Vero Beach still waiting to repair boardwalks year after Hurricane Nicole
While Palm Beach County and the Treasure Coast may see some tropical downpours this week, it was a year ago when the area was dealing with a real tropical system.
Hurricane Nicole made landfall in Vero Beach, and the city still has the scars to prove it.
In Heather Reeb’s phone is a picture she took with her two boys last November.
“We have a tradition before the hurricane comes, after we finished everything at the house, we come down to the boardwalk and take a picture,” Reeb said.
That picture is of the Humiston Beach boardwalk, which was condemned and demolished after Nicole.
“It was a bummer to realize that here we are a year later and we still don’t have our boardwalk back,” Reeb said.
The city said right now, its hands are tied. They’re waiting on the federal government.
“What we’re dealing with to make the final repairs is FEMA,” City Manager Monte Falls said.
Falls said they have submitted two plans to the Federal Emergency Management Agency: Replacing the boardwalk at a cost of $2 million, or installing an elevated sidewalk a bit inland so people can still look out over the water. That would cost around $700,000.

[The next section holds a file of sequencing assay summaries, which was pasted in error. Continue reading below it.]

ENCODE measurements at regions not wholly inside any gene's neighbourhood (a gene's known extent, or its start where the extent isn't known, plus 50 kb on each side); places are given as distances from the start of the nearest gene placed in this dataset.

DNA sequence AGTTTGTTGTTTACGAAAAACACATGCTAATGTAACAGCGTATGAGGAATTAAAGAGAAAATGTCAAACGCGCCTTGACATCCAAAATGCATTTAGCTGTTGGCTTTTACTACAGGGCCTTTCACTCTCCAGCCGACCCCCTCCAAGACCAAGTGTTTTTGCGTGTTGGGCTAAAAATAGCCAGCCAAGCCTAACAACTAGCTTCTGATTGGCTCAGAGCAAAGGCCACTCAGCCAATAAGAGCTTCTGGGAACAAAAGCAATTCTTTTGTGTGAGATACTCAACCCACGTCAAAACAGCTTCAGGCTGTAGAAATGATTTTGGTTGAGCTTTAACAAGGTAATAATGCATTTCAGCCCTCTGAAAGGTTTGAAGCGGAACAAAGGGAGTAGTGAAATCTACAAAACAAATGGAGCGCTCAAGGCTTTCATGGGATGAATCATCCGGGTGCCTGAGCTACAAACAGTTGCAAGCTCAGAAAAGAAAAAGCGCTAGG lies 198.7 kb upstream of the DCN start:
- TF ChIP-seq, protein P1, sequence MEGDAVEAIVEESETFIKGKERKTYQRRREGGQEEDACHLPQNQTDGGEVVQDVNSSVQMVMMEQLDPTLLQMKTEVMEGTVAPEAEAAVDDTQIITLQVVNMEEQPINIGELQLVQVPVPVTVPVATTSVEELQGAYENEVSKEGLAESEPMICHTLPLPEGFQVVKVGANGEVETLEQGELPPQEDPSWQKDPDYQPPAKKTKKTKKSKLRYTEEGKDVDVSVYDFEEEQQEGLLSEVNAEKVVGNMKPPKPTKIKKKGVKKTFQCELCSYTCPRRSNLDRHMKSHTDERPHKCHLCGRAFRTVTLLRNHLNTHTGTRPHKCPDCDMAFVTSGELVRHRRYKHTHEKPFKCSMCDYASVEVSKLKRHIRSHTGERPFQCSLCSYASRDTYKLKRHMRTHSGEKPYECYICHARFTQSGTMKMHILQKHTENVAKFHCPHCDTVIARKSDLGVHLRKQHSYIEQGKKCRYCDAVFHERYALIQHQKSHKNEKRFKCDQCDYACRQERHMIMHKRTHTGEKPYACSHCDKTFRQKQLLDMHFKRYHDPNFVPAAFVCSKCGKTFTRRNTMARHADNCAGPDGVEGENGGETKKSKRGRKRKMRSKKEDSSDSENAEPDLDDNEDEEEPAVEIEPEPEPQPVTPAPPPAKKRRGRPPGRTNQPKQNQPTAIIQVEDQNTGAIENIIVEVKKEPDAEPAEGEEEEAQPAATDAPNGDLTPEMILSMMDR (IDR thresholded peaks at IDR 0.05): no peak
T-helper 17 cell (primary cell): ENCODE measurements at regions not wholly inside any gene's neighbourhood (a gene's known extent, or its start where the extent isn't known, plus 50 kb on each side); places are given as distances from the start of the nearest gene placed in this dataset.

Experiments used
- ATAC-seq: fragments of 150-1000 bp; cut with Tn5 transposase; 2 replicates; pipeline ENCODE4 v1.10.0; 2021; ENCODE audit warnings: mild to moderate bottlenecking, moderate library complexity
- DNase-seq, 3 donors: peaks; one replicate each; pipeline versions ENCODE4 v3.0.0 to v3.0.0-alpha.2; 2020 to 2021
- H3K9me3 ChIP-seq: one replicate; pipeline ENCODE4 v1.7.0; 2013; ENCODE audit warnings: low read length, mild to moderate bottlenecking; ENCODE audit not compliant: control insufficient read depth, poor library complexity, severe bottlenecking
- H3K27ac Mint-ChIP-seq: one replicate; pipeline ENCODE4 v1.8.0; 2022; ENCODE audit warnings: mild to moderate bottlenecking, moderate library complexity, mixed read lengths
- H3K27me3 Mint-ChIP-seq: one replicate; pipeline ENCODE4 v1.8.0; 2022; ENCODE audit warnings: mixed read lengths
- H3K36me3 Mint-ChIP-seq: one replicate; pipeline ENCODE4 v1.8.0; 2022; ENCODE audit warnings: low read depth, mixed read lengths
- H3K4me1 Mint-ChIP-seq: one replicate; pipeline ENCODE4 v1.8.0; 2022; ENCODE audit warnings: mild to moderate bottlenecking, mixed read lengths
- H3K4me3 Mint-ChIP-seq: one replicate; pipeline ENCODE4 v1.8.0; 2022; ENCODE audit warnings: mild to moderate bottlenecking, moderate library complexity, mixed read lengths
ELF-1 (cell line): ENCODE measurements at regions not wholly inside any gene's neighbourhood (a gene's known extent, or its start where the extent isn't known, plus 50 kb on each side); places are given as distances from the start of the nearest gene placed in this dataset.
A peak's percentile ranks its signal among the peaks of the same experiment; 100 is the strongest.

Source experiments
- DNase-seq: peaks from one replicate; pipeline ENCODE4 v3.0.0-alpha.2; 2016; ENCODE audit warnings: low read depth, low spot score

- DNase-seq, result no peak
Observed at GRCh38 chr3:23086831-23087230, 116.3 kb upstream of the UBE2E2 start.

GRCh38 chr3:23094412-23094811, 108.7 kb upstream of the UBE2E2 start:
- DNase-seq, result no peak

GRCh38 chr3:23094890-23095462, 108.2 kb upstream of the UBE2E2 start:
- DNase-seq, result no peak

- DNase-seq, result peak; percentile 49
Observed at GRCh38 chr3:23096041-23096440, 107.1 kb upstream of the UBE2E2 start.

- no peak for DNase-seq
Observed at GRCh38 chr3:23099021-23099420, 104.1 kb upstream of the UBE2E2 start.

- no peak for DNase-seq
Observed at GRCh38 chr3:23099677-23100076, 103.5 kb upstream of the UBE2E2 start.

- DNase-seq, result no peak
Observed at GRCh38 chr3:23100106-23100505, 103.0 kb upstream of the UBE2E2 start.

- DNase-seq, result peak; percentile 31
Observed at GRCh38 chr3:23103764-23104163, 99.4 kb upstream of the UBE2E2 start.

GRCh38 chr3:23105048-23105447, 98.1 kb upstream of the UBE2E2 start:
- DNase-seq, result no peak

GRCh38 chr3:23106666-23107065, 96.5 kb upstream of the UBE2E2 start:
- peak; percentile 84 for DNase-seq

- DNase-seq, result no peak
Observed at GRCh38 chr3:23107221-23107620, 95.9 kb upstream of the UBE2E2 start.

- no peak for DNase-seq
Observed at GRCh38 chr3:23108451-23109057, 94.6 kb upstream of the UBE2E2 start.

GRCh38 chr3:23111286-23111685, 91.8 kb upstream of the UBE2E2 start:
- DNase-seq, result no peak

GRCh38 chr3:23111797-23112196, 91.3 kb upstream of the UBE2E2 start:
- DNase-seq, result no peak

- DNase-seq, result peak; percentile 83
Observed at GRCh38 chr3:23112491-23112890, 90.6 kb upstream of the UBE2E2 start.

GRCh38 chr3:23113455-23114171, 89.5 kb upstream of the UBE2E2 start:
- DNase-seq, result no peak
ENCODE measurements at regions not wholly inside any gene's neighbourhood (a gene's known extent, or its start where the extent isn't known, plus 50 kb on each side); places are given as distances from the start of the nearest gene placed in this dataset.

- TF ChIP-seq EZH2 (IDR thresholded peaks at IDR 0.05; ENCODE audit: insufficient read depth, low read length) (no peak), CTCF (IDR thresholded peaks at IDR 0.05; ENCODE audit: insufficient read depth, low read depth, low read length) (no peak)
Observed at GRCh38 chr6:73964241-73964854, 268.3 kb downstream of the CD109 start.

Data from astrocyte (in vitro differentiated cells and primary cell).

“We realize they are amenities the public likes. We want them built back as soon as possible," Falls said. "But we want to do it in as responsible a way as we can for our tax payers."
There was also damage to the Conn Beach Boardwalk, and while there are still some roadblocks in place, the public can access it, and the beach.
Beach nourishment projects cost about $250,000. A long term solution by installing a seawall could cost $10 million.
“A project like this is a huge hit to our budget," Falls said. "So, we want to make sure we can get all the funds we can get from the state and the feds to make these repairs.”
From his perch at the Citrus Grillhouse overlooking the ocean, long-time resident Kenney Christman said he’d like some beach work done sooner rather than later.
“It’s embarrassing that people come here from all over the country and they look at this,” Christman said, pointing to the missing boardwalk.
The city will know early next year what kind of money they’ll get from FEMA, and what the next steps will be.
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